If Tartarus of Greek mythology was real, it’s safe to say Sisyphus, sentenced to eternal punishment, would still be down there, trying his damnedest to push a boulder up a hill. Funny; I hadn’t considered Sisyphus’ plight when I watched The Year Long Boulder, the first short film by writer / director Brielle LeBlanc and producer Seán M. Galway. Yet the king of Corinth is precisely the first thing LeBlanc mentions as creative inspiration for their work.
“It’s an ancient image, Sisyphus rolling the boulder up the hill,” LeBlanc begins. “He pushes against the immovable and remains in that battle for eternity.” But of course.
Divided into quarters (one for each season), The Year Long Boulder is, well, about boulders. Emotional ones, namely, like the kind weighing heavily on Billy’s mind:
Billy (Em Grisdale), a poet who lives with their roommate Dylan (Marley O’Brien), isn’t sure if they’re about to kindle a romantic relationship with their new friend, or if the budding-but-exciting connection is strictly platonic. As fall turns to winter, as spring turns to summer — as questions turn to anxieties — Billy, with help from Dylan as emotional rock, finds the strength to speak to their true feelings, even if rejection is to be etched in stone.
The story of The Year Long Boulder, then, becomes not about the impossible act of attempting to move something unmovable, but rather about surrendering to the space the boulder takes up and working with it.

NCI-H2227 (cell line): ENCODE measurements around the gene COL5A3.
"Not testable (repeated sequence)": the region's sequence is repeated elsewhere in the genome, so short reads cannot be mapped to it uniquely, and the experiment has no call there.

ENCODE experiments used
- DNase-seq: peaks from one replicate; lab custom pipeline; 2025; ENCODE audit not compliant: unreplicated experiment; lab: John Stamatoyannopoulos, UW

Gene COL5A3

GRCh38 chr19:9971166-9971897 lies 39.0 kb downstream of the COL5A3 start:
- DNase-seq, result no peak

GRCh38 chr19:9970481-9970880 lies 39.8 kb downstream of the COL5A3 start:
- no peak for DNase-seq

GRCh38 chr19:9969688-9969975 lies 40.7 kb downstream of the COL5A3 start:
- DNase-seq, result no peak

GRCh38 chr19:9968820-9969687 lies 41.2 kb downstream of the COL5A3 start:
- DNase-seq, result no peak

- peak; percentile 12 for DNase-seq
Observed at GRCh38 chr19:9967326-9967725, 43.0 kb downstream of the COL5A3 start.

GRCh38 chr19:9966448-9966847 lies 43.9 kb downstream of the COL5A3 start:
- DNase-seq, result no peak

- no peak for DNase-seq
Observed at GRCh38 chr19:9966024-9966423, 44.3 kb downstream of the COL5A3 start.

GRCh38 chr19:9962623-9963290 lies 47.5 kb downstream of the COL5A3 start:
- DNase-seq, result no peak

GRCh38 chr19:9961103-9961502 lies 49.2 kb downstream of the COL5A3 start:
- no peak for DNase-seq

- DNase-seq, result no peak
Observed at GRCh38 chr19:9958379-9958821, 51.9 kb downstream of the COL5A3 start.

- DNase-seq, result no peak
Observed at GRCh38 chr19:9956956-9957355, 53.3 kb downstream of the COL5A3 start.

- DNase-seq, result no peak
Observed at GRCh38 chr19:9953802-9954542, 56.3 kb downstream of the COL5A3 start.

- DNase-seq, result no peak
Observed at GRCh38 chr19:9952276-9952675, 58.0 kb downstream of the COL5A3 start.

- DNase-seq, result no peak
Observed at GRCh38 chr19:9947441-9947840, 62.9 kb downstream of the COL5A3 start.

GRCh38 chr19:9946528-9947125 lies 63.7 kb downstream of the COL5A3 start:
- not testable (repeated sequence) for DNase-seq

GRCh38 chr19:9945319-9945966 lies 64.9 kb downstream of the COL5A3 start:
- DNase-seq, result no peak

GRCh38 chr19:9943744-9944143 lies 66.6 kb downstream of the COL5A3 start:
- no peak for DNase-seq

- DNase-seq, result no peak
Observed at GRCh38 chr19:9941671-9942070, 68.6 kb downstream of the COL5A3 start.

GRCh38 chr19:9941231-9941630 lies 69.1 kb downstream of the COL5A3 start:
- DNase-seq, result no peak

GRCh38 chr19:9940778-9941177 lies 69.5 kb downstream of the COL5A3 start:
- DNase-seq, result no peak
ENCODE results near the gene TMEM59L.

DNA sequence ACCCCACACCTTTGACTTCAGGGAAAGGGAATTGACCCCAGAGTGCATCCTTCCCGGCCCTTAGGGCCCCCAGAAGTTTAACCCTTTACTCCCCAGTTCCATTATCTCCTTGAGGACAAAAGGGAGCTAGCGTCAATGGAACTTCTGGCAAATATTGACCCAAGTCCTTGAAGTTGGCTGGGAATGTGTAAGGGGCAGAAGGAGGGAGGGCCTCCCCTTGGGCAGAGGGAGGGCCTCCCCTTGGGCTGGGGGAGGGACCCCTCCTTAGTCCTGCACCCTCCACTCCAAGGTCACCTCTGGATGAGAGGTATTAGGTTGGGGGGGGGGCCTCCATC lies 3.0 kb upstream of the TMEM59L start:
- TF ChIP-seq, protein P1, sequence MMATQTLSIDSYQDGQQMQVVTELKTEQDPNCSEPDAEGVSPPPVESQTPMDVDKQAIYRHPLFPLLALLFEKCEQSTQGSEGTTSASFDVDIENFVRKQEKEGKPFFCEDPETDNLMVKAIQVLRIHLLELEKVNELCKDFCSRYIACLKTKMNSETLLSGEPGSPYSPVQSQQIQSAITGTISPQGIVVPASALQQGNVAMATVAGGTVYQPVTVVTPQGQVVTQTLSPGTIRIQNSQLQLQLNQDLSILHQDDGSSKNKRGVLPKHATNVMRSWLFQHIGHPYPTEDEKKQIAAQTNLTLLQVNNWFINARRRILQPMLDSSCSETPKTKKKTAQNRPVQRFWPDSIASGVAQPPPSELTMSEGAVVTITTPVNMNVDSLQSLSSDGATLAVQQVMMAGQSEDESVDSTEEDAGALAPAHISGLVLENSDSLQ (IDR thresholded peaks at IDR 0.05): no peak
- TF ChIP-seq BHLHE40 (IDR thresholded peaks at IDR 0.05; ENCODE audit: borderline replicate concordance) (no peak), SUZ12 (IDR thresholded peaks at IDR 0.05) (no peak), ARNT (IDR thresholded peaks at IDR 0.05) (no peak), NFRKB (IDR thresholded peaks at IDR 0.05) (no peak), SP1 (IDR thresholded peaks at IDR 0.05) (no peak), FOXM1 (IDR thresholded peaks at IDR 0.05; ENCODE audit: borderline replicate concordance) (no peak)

“I became interested in the image of a person and a boulder being emotionally intertwined,” LeBlanc says. “The story of The Year Long Boulder, then, becomes not about the impossible act of attempting to move something unmovable, but rather about surrendering to the space the boulder takes up and working with it.”
In Billy’s case, they work with their boulder by writing about it. Poems, specifically, workshopped with Dylan in their apartment. “There is a lightness that Dylan brings, which always acts to counter the heavy parts of Billy’s internal world,” says LeBlanc, much a poet of their own. These poems are a way for Billy to process, even refine, their inner thoughts.
As audience members, we get to hear and watch Billy recite these poems, these inner thoughts, which, simultaneously, are overlaid as hand-written scrawls atop The Year Long Boulder’s use of film stock.
When the seasons change, Billy’s writing — read aloud in their apartment — transports them, and us, to a giant boulder (physical, this time) sitting motionless by the sea. Photographed on a mix of 16mm and Super 8, it’s this rock that Billy climbs and scrambles no matter the weather, and it’s special every time.
“It was a logistical challenge — everyone kept saying so — but going with analog over digital created a tunnel for my vision to follow,” LeBlanc explains. “The film is divided into two worlds: the material private home and Billy’s internal poetic coastline. I knew they had to be visually contrasted. I wanted a really clear image for the static wide shots in the dialogue sequences between Billy and Dylan, and 16mm was an easy choice,” they add. “With the boulder, Super 8 gave us the flexibility we needed for run-and-gun montages.”